Each year during the last full week of April, practitioners of clinical laboratory science around the country celebrate Medical Laboratory Professionals Week (MLPW).
This week provides an opportunity for the profession to increase appreciation and understanding of personnel in the field, according to the American Society for Clinical Laboratory Science (ASCLS).
At South Dakota State University, the Department of Medical Laboratory Science (MLS) and the MLS club have plans for the week of April 24 through 30.
“The MLS Club is doing a ‘Cookies and Canvas’ event,” said Patricia Tille, associate professor and program director of MLS. “Science paintings will be on display in the lobby of the Avera Health and Science Center during the week.”
About 100 students on campus major in MLS. The MLS program is a two-year professional program that culminates into a six-month clinical experience at an affiliated laboratory, Tille said.
Students in the major typically end up working in clinical diagnostic, genetic, research, veterinary or public health laboratories performing research and development of diagnostic tests. Others continue on to Ph.D. programs, medical school or physician assistant programs.
One great part about the field, according to MLS club president Emily Young, is the variety of opportunities available to its graduates.
“After graduating, I hope to spend a few years gaining some experience in a hospital and then doing missionary work,” Young said. “The beautiful thing about this major is the wide variety of options we will have after we graduate.”
In the eighth grade, Young spent time volunteering hospital, which helped her realize that she wanted work in the medical field.
Though she started as a nursing major, she soon learned that MLS was a better fit for her.
“I discovered the lab and fell in love,” Young said. “The more research I did on my own, the more I wanted to be a part of it.”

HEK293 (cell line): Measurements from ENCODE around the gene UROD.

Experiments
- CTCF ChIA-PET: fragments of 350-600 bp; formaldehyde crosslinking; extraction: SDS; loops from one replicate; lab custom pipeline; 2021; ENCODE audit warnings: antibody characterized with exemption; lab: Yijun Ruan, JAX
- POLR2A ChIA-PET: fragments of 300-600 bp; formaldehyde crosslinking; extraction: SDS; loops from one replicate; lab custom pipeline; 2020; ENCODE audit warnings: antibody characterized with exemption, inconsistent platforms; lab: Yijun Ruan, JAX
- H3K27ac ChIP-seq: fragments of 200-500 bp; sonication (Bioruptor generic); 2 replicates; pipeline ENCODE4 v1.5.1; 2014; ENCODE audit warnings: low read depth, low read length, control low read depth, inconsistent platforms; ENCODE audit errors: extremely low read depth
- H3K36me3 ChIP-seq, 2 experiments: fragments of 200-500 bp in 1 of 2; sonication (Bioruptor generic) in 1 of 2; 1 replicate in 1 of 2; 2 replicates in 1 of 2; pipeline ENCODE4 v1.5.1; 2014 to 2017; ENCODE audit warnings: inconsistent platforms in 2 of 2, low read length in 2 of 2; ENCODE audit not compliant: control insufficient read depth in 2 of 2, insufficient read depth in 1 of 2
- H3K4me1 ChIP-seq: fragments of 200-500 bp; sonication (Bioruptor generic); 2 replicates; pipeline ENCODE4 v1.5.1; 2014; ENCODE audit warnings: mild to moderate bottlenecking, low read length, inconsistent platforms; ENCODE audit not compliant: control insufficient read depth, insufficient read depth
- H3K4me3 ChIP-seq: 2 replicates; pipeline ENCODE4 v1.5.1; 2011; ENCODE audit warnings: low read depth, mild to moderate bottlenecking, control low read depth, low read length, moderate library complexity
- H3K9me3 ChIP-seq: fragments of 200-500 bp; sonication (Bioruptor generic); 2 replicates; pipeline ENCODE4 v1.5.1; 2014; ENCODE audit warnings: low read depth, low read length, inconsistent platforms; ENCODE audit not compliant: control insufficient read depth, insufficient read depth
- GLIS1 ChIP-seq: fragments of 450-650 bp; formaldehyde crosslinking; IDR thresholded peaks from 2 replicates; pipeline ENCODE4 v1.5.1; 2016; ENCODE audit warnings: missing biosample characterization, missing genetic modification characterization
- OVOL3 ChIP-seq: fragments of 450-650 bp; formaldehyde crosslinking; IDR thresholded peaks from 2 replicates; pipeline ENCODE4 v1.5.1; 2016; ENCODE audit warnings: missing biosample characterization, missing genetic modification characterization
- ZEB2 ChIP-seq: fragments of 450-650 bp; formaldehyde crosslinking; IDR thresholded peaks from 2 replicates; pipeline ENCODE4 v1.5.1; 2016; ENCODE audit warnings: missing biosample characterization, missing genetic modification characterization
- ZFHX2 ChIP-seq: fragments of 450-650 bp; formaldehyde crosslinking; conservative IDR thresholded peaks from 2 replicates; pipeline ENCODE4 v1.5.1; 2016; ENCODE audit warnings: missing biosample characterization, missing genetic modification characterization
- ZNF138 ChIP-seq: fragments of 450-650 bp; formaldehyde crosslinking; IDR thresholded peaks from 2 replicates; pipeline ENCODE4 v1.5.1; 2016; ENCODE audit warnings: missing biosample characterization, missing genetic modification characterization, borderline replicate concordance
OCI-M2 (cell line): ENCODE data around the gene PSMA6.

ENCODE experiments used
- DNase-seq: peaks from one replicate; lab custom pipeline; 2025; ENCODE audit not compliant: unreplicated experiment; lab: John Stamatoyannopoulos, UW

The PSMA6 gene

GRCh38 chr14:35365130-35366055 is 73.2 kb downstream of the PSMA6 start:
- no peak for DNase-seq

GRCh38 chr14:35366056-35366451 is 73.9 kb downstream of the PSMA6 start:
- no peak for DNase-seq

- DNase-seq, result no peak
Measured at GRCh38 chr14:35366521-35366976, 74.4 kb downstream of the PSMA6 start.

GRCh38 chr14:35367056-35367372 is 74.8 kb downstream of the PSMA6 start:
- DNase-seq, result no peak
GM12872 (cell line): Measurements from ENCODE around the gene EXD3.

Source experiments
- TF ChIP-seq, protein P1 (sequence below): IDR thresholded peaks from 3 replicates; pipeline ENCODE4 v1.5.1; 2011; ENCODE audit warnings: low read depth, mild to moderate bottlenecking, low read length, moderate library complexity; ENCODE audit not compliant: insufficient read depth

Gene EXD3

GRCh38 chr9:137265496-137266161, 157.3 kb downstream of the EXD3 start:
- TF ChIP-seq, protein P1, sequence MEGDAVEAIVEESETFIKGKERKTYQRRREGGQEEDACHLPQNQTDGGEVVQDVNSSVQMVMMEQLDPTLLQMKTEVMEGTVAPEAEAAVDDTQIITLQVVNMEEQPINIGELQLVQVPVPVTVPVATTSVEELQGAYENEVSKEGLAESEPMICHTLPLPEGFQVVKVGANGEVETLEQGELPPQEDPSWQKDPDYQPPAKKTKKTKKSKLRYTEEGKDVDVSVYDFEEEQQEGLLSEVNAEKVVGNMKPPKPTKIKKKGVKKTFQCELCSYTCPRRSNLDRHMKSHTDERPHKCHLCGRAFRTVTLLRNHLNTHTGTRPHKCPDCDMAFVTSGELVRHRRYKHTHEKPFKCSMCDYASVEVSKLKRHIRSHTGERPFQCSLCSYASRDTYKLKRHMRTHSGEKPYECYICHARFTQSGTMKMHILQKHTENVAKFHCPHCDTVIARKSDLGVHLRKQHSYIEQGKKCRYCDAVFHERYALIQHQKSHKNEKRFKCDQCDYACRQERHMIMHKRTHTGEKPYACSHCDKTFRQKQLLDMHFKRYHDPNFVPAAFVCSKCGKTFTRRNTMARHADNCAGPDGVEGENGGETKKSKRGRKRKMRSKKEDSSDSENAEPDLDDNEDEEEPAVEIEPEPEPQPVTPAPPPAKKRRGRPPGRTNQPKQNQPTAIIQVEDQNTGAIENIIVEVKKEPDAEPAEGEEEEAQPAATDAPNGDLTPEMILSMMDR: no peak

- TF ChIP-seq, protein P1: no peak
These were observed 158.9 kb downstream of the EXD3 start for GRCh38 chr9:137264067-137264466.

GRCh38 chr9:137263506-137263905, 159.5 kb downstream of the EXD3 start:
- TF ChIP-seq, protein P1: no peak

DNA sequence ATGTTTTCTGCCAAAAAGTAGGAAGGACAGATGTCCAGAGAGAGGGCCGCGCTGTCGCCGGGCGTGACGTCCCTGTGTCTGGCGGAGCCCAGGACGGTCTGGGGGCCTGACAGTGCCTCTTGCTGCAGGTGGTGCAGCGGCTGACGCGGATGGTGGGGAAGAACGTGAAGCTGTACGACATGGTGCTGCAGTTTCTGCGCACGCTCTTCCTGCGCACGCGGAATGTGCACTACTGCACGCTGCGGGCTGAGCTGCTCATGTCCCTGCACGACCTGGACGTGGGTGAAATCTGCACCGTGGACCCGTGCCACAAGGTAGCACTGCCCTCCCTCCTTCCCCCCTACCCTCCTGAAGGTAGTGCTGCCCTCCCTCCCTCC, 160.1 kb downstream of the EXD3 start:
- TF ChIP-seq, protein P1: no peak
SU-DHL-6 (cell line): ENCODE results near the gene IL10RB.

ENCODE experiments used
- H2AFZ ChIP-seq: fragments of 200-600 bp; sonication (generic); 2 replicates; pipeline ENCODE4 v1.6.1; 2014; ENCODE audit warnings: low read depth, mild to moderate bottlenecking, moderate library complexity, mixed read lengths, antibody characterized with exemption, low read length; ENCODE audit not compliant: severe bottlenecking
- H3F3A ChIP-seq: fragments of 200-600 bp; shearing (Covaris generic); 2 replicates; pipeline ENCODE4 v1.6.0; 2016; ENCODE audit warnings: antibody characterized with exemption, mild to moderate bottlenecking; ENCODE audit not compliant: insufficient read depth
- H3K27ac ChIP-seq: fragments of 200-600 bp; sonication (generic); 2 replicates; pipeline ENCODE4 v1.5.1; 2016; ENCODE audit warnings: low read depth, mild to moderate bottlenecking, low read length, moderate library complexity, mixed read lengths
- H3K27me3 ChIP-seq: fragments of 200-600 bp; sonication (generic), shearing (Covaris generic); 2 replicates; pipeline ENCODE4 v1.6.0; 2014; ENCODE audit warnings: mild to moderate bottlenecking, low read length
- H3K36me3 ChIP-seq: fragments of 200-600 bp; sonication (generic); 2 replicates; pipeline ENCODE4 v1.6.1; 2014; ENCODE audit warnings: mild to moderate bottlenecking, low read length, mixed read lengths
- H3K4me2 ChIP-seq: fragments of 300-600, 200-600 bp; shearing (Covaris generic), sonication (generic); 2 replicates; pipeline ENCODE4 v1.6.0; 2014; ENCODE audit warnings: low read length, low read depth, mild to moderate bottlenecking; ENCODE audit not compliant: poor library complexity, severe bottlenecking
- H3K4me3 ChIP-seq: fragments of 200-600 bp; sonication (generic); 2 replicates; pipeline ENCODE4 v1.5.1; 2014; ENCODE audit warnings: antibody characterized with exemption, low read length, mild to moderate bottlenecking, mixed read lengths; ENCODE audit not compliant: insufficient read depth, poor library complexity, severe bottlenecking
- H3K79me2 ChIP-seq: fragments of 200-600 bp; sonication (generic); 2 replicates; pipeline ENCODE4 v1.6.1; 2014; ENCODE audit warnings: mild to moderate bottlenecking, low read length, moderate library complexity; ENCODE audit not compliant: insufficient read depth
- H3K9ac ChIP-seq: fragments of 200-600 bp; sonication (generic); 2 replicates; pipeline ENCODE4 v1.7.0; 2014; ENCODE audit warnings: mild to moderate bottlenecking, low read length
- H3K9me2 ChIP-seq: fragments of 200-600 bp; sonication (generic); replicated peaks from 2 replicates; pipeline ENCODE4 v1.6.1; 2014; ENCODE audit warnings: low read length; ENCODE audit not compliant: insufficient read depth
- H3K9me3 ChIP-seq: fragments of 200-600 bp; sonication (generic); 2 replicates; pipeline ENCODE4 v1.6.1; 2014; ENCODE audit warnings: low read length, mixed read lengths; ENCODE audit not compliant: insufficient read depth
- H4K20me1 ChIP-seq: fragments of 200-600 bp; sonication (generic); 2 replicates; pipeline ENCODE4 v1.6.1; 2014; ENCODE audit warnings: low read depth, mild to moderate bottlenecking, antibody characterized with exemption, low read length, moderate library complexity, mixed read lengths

SDSU’s MLS Club does various things on and off campus, Young said. Most recently, the club entered a video contest sponsored by the ASCLS and won.
This summer, because of their success in the contest, Young and a few other club members will travel to Philadelphia for the ASCLS national meeting.
But the club’s biggest event takes places in the fall. It is their Be the Match bone marrow donor drive.
“During the event, we help people join a worldwide registry of those who are willing to be a donor if and when the time comes,” Young said. “All they have to do is fill out the paperwork, let us swab their cheek and be willing to make the commitment.”
According to Tille, the MLS club, which has about 35 active members, has made a big difference in bringing recognition to the department.
“We have many students who are involved in our state chapter and national chapter of the American Society of Clinical Laboratory Science,” Tille said. “Students serve on state, regional and national committees that influence the laboratory diagnostic field in the United States.”
She said the clinical laboratory science profession is important because of decisions personnel help physicians make on a daily basis.
“Eighty percent of the diagnostic decisions made by physicians relies on the detailed and accurate information provided by the medical laboratory science professionals,” Tille said. “Without their work, patients would not receive quality medical care.”
Young had a similar opinion, saying the lab is an integral and vital part of any hospital.
“In my opinion, this profession is important because without medical laboratory scientists, the healthcare system would not be where it is today,” Young said. “Patient diagnosis and treatment hinges on laboratory testing.”
MLPW, in its forty-first year, will continue to emphasize the importance of and bring awareness to the over 300,000 people in the profession.